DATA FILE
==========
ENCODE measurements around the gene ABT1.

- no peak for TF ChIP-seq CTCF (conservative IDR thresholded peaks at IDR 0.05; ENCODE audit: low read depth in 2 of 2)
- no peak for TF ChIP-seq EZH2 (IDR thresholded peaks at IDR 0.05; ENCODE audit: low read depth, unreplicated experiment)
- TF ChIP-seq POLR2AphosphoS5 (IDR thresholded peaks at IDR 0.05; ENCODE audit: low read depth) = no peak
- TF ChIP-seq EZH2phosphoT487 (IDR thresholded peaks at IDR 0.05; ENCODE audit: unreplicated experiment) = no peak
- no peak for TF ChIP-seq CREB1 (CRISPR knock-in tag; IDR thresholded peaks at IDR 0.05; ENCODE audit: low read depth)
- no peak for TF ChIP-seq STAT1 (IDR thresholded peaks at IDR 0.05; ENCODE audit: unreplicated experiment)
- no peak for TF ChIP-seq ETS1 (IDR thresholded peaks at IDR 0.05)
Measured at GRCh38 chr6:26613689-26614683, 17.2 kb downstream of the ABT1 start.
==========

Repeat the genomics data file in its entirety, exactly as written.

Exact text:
ENCODE measurements around the gene ABT1.

- no peak for TF ChIP-seq CTCF (conservative IDR thresholded peaks at IDR 0.05; ENCODE audit: low read depth in 2 of 2)
- no peak for TF ChIP-seq EZH2 (IDR thresholded peaks at IDR 0.05; ENCODE audit: low read depth, unreplicated experiment)
- TF ChIP-seq POLR2AphosphoS5 (IDR thresholded peaks at IDR 0.05; ENCODE audit: low read depth) = no peak
- TF ChIP-seq EZH2phosphoT487 (IDR thresholded peaks at IDR 0.05; ENCODE audit: unreplicated experiment) = no peak
- no peak for TF ChIP-seq CREB1 (CRISPR knock-in tag; IDR thresholded peaks at IDR 0.05; ENCODE audit: low read depth)
- no peak for TF ChIP-seq STAT1 (IDR thresholded peaks at IDR 0.05; ENCODE audit: unreplicated experiment)
- no peak for TF ChIP-seq ETS1 (IDR thresholded peaks at IDR 0.05)
Measured at GRCh38 chr6:26613689-26614683, 17.2 kb downstream of the ABT1 start.